Dr. Williams described how scientific data is manipulated, how specifically, the Louisiana Tumor Registry is interpreted differently by looking at the data (that comes from hospitals) according to parishes (counties) and regions.  She said that the Louisiana Chemical Association and the federal government say that the Louisiana Tumor Registry reveals that Louisiana residents don’t generally have a greater cancer risk than people elsewhere.  They look at the data by region instead of by parish, which makes it look as if there is much less cancer.  Dr. Williams said that Cancer Alley should encompass much of Louisiana, not just the corridor along the Mississippi where there are more than 153 petro-chemical and other polluting industries.

Dr. Williams explained how children are “environmental indicators.”  Children don’t have destructive habits such as drinking alcohol and smoking, and they breathe and eat more for their body weight, so when they are exposed to toxic and radioactive contamination, they are affected more than adults are.  She described how children are, in effect, the canary in the mine, showing us what dangers are present before the dangers to adults are apparent.  Yet even as children are indicators of exposure to carcinogens, Dr. Williams described how the Louisiana Department of Health continues to ignore the cancers that are known, for instance, ignoring a cancer cluster found in a second grade classroom where five children had cancer.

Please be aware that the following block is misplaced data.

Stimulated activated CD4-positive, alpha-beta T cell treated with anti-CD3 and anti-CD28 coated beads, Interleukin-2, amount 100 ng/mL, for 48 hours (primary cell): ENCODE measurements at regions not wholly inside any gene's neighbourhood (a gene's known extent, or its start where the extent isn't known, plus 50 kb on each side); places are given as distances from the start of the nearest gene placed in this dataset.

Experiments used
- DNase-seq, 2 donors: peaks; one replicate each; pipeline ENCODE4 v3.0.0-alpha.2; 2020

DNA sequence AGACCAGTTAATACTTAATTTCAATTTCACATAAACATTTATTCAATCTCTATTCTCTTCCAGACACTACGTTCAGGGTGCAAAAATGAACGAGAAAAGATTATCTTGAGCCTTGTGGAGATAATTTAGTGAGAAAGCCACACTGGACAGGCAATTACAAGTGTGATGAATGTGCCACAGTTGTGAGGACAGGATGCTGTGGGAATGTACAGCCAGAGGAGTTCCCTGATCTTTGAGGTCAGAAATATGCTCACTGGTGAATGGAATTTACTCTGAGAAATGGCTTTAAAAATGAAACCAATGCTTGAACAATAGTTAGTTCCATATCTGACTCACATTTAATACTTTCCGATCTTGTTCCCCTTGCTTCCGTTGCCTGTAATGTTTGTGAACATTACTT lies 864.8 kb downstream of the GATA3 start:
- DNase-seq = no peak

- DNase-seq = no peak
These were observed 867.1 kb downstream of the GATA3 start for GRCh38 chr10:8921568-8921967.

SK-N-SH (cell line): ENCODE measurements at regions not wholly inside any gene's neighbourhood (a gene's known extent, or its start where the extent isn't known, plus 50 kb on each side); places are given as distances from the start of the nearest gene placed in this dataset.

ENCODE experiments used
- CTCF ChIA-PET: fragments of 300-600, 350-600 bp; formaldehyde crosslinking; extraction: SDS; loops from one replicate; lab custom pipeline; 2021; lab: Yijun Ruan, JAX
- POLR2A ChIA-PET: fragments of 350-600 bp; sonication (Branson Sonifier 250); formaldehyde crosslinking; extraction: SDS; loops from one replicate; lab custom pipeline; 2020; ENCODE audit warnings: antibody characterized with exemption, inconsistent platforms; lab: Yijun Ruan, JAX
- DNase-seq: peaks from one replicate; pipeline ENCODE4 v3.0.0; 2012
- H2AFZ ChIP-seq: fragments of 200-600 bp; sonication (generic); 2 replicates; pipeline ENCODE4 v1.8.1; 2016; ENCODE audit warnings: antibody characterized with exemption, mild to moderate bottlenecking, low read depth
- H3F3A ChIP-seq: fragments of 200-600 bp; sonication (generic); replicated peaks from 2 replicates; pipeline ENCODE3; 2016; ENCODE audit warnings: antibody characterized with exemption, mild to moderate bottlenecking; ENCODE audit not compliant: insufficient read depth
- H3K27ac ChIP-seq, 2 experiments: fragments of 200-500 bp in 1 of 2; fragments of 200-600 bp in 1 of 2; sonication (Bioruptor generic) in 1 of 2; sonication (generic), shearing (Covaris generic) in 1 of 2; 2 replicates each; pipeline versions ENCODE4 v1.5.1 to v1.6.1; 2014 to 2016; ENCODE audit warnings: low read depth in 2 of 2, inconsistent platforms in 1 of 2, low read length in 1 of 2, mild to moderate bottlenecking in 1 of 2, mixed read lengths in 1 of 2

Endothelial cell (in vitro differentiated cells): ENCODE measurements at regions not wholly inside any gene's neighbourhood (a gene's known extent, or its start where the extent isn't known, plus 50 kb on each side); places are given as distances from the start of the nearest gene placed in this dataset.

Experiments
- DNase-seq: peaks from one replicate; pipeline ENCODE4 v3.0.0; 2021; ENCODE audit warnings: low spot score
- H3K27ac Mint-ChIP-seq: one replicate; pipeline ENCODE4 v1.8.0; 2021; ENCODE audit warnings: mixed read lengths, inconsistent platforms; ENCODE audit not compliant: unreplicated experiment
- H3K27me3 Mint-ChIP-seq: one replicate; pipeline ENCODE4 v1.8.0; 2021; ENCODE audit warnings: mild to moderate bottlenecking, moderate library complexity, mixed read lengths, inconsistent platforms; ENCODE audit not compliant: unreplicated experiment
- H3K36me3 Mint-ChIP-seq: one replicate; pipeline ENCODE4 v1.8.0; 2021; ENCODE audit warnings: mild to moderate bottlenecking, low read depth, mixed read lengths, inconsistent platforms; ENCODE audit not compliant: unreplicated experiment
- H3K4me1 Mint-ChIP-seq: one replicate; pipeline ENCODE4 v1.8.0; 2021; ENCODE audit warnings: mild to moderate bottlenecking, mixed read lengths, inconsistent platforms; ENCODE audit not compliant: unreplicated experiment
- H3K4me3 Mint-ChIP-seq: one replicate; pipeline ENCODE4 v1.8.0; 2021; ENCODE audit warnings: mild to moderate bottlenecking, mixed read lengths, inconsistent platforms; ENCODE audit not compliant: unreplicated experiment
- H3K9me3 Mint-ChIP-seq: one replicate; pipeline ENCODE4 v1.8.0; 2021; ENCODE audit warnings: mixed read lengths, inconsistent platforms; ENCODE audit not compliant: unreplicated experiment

Dr. Williams also described how most cancers are not genetically but environmentally caused. She said that about 80% of all cancers are environmentally caused and that when cancer seems to run in a family, often it’s not a genetic cause but an environmental cause that has affected a number of family members.  She said that many childhood cancers are embryonic in that they begin in the womb.  In fact, I recently read “Low-Level Doses of Radiation can Cause Big Problems,” and I am including the following excerpts:

“The idea that a threshold exists or there is a safe level of radiation for human exposure began unraveling in the 1950s when research showed one pelvic x-ray in a pregnant woman could double the rate of childhood leukemia in an exposed baby. Furthermore, the risk was ten times higher if it occurred in the first three months of pregnancy than near the end. This became the stepping-stone to the understanding that the timing of exposure was even more critical than the dose. The earlier in embryonic development it occurred, the greater the risk.